Thursday, January 1, 2009

Allotments

I believe allotments emerged during the transition from an agricultural to an industrial society, providing the means for poorer people to feed their families. They grew to their greatest popularity between the two world wars and after the late 1940s went into decline. My father had an allotment up past the cemetery and there were few Wolverton residents without one at that time. As the post-war economy recovered we became less dependent on vegetables from the allotment and my father gave it up around 1950.
In the 1930s all the fields subsequently developed as Stacey Avenue, marina Drive, Gloucester Road, the extension of Windsor Street, and Furze Way were used as allotments. The fields past the cemetery backing on to Windsor Street were also given over to extensive allotments. At one time there were allotments at the western end of Church Street but this was taken up by a wooden building for a youth club after the war.
I don't think the character of allotments has changed except for it becoming a hobby activity rather than an essential chore. I remember bean poles for the support of runner beans, rows of potatoes, root crops, cabbage and brussel sprouts. There were some fruit bushes and of course a tool shed. Some allotments had more substantial sheds, even obsolete railway carriages. Each allotment was separated by a raised path. I think our allotment was typical. 
The working week was quite long. The day began at 7:45 and finished at 5:30 and sometimes included saturday mornings, so the opportunities to work the allotment were limited. Once the necessity of maintaining an allotment disappeared you can understand why they became less popular.

Butchers

Canvins butchers shop is the fourth from the right in this 1950's photo.

Independent butchers still survive in 2016 but in 1958 they were plentiful. Only one chain was in evidence and this was the London Central Meat Company who had shops on the Stratford Road, The Square, and on Green lane at the top of Oxford Street. In the 1960s the name changed to Baxters. (I am not altogether sure about the one on the Square - it may have been Dewhursts) At any rate by the early to mid 1950s two were definitely Baxters and the LCM in Green Lane closed down.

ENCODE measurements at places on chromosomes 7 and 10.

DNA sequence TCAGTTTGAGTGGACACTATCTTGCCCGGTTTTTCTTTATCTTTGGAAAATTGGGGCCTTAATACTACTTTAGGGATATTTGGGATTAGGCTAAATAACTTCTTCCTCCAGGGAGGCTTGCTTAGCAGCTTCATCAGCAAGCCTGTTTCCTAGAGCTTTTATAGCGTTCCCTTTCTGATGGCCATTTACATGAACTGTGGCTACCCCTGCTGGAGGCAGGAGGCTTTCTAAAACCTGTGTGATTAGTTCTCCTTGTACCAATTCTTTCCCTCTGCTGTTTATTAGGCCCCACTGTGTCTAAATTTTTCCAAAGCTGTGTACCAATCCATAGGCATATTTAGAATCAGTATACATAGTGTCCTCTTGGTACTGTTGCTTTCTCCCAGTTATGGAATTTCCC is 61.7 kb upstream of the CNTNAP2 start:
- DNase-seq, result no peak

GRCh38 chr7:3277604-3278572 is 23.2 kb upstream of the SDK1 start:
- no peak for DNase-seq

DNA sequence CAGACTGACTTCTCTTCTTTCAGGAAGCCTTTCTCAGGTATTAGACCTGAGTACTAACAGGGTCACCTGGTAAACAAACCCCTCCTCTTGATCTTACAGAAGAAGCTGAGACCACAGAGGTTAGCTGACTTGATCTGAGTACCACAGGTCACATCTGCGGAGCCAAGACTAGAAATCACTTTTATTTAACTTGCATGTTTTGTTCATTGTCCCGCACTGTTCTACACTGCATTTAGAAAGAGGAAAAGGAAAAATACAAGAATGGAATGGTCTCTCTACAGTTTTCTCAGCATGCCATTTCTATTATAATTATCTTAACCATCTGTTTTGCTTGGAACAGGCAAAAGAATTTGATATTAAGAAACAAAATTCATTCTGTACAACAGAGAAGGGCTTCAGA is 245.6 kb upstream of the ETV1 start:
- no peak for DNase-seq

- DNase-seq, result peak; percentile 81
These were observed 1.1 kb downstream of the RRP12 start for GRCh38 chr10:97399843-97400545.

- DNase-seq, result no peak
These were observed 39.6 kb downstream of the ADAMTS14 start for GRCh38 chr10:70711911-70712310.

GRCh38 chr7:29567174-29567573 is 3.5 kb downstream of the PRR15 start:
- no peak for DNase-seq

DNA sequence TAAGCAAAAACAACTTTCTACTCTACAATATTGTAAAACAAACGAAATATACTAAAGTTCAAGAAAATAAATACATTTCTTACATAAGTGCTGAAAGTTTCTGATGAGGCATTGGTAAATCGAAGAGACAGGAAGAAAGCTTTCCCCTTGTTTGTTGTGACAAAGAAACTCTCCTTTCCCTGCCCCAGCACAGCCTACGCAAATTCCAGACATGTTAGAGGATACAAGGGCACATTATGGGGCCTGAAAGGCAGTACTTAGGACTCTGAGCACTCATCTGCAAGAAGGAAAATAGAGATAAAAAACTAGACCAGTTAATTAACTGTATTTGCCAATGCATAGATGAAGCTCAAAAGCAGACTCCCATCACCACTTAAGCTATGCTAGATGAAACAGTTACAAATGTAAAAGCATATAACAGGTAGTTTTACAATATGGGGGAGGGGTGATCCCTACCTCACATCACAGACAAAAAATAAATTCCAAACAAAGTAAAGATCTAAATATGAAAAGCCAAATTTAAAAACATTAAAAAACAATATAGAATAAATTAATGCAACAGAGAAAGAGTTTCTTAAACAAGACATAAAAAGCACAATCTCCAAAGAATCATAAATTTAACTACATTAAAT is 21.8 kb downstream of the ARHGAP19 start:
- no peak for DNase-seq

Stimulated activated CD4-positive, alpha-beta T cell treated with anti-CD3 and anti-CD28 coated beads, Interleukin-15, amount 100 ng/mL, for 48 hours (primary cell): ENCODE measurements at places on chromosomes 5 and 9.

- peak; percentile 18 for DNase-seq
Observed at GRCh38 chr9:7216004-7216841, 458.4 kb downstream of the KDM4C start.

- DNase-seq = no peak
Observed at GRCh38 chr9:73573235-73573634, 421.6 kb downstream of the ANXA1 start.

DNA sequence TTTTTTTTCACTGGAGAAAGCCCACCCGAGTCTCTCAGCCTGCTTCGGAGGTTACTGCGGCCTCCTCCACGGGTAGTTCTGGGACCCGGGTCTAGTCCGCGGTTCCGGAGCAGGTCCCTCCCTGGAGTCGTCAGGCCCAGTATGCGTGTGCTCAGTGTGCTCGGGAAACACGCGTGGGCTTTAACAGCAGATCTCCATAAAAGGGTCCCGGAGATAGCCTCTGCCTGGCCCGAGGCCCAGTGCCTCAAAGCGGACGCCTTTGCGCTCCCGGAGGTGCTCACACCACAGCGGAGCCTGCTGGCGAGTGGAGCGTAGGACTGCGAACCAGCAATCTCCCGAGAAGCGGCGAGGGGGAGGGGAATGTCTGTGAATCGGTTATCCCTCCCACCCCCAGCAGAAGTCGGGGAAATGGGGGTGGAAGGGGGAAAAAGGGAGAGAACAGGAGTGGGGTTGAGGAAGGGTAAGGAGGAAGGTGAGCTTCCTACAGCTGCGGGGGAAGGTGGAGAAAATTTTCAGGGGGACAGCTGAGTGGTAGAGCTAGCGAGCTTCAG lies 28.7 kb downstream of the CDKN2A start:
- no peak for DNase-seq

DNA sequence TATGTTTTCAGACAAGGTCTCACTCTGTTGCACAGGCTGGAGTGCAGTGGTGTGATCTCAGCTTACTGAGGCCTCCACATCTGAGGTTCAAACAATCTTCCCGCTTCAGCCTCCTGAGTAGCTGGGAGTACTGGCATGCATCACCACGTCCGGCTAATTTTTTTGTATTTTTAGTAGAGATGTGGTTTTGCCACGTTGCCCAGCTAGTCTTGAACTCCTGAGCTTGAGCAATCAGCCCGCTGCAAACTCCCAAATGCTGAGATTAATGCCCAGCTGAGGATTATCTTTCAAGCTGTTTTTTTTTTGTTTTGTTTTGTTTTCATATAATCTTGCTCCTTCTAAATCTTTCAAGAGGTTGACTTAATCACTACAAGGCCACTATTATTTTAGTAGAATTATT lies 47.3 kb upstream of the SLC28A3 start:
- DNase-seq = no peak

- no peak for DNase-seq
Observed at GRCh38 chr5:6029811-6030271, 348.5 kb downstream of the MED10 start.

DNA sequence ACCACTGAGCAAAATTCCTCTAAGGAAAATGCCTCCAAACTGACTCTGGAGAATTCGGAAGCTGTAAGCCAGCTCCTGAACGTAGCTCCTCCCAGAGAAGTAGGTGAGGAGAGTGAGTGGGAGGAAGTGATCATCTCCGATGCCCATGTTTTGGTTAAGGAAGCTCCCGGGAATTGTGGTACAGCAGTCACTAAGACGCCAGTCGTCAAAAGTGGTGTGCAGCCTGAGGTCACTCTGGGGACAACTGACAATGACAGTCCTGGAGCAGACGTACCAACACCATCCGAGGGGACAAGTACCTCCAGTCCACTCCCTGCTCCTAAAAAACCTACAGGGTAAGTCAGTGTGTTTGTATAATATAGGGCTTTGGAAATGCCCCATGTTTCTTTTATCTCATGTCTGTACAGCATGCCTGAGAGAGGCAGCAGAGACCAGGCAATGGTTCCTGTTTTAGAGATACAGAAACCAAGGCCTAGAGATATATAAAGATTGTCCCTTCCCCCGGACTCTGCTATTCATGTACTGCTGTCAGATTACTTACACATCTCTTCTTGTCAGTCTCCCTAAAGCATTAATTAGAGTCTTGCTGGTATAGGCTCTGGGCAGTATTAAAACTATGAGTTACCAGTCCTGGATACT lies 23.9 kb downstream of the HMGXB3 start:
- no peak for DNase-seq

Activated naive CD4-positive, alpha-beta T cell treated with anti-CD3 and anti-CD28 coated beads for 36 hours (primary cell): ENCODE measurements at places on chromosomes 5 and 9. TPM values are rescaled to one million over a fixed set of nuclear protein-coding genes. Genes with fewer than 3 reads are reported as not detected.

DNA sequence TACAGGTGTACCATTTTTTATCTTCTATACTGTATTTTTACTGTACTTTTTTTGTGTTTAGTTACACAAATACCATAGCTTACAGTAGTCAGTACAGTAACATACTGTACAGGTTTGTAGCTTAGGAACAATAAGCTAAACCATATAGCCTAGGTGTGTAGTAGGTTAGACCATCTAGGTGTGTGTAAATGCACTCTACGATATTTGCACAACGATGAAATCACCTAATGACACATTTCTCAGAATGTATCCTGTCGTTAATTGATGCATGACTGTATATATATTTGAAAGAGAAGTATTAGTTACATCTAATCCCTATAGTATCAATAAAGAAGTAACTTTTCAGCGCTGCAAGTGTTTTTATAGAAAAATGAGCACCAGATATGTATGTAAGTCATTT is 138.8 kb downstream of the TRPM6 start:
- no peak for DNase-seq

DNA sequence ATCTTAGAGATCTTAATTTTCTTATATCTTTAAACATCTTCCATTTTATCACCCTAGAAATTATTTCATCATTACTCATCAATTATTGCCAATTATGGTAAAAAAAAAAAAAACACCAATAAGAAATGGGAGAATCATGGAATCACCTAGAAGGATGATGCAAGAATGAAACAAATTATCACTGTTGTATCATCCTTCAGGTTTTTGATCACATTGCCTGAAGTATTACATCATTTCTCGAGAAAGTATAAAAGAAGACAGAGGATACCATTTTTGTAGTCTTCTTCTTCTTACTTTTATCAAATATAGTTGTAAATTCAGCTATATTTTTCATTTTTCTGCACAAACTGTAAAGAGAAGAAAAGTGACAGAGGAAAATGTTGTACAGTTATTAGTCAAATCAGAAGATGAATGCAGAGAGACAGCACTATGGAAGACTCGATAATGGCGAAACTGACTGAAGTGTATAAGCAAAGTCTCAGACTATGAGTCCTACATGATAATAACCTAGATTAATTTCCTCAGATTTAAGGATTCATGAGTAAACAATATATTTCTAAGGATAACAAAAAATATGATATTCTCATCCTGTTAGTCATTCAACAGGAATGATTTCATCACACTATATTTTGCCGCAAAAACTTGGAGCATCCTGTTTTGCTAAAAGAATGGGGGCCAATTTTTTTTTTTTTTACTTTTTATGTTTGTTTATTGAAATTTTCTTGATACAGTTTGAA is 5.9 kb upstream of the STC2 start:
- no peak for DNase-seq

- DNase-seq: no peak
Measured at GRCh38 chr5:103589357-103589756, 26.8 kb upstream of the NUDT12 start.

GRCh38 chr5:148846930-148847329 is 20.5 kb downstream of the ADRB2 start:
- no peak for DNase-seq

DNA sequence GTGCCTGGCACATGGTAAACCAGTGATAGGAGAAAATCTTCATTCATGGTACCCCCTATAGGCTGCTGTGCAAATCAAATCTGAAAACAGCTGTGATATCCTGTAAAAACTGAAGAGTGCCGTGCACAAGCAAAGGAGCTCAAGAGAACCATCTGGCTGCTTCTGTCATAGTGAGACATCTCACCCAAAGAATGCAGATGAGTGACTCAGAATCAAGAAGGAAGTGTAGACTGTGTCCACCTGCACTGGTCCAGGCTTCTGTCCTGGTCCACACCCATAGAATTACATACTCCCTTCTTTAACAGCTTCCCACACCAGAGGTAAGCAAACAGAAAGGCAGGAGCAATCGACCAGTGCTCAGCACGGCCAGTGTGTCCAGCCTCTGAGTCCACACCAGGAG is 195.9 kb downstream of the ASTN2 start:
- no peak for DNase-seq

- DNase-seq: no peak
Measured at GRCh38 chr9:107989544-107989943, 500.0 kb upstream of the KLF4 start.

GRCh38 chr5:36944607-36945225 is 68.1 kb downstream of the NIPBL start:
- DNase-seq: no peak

Fred Griffiths outside Baxters on the Square c 1967

Next in numbers would be the Co-op who operated a shop on the south side of Church Street in the section that was pulled down to create the Agora and another at the top of Jersey Road.


This house has been much-modified. The low wall is new and the window was a full plate glass window. newer windows have replaced the original sash windows upstairs.

This is now a private residence although you can see that it was once a shop.

The Canvin family, who had shops in stony Stratford and (I think) New Bradwell had a shop on the front. Eady's, on the corner of Church and Radcliffe Streets, was into its third generation of family management, having been on that site since the 1880s.
Eady's on the corner of Radcliffe Street and Church Street, opposite The Vic.


Ron Tuckey operated his shop on Aylesbury Street facing Bedford Street.


The fascia from this former shop on Aylesbury Street betrays its former function. The front window was a full plate glass light, double the size of the present installation.
Ron Tuckey is front row left in this photo of the New Inn darts team


A characteristic of butchers shops back then was sawdust on the floor to absorb the blood. At the end of the day this was swept up as the shop was cleaned and fresh sawdust laid down for the following day. Meat was cut to the customer's specification rather than pre-packaged.